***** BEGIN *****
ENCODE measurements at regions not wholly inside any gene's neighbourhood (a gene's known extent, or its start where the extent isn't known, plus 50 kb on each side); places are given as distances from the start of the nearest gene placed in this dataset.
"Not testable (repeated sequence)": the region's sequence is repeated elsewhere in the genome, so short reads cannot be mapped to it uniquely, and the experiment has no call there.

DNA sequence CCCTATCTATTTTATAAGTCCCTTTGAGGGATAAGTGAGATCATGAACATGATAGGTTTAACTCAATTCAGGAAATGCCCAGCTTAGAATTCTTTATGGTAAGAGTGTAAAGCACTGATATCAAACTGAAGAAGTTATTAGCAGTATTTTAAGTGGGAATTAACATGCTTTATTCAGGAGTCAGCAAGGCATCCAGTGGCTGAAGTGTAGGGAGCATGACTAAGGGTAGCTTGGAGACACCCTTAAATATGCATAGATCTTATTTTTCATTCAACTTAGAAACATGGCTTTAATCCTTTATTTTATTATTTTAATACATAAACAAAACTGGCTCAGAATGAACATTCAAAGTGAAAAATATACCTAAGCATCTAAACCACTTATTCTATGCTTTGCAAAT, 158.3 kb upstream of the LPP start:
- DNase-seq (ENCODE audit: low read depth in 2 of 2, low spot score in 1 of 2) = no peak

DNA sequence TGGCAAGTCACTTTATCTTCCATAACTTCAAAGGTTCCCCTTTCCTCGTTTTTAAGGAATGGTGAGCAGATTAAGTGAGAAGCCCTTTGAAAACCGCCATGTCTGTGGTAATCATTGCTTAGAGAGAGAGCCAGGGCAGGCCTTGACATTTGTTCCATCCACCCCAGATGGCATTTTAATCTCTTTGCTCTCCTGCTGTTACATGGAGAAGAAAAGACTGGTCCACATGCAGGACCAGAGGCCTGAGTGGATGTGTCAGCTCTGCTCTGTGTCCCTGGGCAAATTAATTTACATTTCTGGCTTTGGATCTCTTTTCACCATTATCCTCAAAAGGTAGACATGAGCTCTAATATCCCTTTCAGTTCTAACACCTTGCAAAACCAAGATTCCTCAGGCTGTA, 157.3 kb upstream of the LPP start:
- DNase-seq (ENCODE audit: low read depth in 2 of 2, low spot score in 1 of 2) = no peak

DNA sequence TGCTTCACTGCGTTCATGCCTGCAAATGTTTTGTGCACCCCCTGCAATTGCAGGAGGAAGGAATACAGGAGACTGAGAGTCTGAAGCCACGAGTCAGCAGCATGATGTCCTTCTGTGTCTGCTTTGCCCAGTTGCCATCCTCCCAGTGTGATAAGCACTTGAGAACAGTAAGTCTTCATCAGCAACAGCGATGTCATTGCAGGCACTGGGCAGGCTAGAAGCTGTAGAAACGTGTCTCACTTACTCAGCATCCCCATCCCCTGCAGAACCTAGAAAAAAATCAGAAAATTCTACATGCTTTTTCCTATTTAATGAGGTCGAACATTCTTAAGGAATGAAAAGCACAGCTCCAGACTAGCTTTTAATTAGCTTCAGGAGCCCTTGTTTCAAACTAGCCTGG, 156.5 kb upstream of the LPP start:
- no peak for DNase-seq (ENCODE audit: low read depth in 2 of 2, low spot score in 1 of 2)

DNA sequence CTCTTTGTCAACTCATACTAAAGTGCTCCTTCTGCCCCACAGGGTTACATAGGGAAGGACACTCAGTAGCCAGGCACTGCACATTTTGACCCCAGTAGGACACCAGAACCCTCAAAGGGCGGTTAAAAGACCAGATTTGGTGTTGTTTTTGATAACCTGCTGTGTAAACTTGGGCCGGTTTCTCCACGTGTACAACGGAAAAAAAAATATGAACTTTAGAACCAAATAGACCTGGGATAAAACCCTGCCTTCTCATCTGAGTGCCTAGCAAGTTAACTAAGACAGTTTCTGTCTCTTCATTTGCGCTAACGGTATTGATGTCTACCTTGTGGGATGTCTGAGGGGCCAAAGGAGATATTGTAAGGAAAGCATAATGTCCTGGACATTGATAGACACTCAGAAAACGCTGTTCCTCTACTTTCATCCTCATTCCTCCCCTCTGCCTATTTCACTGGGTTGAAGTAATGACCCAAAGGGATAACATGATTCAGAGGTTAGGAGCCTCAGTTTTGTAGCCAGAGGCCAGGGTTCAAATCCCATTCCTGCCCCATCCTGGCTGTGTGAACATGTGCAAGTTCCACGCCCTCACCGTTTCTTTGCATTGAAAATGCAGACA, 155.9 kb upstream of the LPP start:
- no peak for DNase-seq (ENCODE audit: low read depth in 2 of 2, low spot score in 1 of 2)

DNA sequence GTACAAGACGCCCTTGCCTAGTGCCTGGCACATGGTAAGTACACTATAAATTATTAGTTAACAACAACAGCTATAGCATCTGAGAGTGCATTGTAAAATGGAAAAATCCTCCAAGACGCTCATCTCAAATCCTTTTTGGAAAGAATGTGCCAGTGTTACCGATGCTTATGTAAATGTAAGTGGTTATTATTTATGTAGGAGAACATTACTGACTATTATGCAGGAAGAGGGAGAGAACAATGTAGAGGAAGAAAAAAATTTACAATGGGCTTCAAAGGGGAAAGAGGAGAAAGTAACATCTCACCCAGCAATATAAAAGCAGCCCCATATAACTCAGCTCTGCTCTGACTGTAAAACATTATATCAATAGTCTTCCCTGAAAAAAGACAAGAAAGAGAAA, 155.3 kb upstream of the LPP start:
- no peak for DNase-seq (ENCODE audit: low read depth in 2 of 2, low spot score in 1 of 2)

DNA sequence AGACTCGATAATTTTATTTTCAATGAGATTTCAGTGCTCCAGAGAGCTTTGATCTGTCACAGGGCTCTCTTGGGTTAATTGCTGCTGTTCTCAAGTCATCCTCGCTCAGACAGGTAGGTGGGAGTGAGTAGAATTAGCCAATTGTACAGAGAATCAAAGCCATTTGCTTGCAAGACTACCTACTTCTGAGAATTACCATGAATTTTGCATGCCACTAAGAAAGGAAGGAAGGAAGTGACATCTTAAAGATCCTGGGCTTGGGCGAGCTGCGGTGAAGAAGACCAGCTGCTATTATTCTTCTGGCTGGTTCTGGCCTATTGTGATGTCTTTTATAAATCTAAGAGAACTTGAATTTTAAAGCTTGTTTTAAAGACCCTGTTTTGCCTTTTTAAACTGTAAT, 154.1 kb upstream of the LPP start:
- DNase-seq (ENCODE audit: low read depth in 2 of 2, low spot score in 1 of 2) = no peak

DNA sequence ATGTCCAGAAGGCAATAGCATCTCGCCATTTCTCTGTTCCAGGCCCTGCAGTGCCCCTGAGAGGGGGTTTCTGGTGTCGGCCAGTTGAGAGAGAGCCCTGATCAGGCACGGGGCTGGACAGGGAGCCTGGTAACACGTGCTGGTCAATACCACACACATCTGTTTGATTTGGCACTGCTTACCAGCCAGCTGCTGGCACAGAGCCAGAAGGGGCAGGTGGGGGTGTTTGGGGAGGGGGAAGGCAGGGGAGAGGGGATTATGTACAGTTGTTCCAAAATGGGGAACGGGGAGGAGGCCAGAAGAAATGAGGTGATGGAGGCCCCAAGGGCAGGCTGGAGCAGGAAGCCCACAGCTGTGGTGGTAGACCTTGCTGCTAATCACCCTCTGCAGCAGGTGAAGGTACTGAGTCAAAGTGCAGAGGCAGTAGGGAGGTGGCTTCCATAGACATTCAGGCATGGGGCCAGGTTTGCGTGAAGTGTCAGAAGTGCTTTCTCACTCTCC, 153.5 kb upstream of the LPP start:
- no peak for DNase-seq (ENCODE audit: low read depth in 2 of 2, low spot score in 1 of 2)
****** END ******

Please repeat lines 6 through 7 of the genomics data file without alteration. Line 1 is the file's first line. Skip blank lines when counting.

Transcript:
- DNase-seq (ENCODE audit: low read depth in 2 of 2, low spot score in 1 of 2) = no peak

DNA sequence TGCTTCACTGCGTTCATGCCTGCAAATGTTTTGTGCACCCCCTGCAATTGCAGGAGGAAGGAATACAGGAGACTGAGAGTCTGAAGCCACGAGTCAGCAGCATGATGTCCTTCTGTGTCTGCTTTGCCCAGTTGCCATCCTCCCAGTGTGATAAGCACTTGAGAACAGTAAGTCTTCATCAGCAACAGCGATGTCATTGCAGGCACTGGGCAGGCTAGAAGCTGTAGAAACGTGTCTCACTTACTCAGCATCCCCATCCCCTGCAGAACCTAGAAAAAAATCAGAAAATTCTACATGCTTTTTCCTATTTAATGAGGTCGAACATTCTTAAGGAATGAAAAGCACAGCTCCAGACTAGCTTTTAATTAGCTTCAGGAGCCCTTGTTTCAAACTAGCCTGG, 156.5 kb upstream of the LPP start: